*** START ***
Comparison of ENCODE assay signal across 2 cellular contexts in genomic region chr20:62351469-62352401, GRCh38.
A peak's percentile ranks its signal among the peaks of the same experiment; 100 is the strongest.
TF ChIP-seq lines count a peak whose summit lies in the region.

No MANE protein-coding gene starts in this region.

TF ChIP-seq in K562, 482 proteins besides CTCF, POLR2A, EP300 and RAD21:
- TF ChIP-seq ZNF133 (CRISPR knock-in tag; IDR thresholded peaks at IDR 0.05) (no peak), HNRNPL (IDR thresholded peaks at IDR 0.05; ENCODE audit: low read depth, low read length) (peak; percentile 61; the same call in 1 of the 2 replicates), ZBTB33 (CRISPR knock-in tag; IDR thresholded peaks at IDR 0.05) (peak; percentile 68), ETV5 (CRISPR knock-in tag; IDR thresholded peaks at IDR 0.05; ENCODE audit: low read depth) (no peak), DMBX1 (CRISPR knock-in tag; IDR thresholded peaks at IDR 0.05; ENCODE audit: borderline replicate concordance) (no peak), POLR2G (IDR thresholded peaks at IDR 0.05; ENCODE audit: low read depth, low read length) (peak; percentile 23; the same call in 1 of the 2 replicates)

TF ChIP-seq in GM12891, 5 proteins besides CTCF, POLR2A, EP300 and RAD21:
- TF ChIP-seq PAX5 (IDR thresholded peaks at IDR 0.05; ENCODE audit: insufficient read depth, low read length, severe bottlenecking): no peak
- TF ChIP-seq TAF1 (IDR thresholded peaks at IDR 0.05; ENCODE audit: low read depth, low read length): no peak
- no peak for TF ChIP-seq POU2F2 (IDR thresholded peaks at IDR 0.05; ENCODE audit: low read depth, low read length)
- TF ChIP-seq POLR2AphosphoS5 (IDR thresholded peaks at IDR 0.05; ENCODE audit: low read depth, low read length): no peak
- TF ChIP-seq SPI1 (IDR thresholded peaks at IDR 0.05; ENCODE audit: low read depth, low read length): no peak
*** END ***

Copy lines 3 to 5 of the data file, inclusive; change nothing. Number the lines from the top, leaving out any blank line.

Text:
TF ChIP-seq lines count a peak whose summit lies in the region.

No MANE protein-coding gene starts in this region.

TF ChIP-seq in K562, 482 proteins besides CTCF, POLR2A, EP300 and RAD21: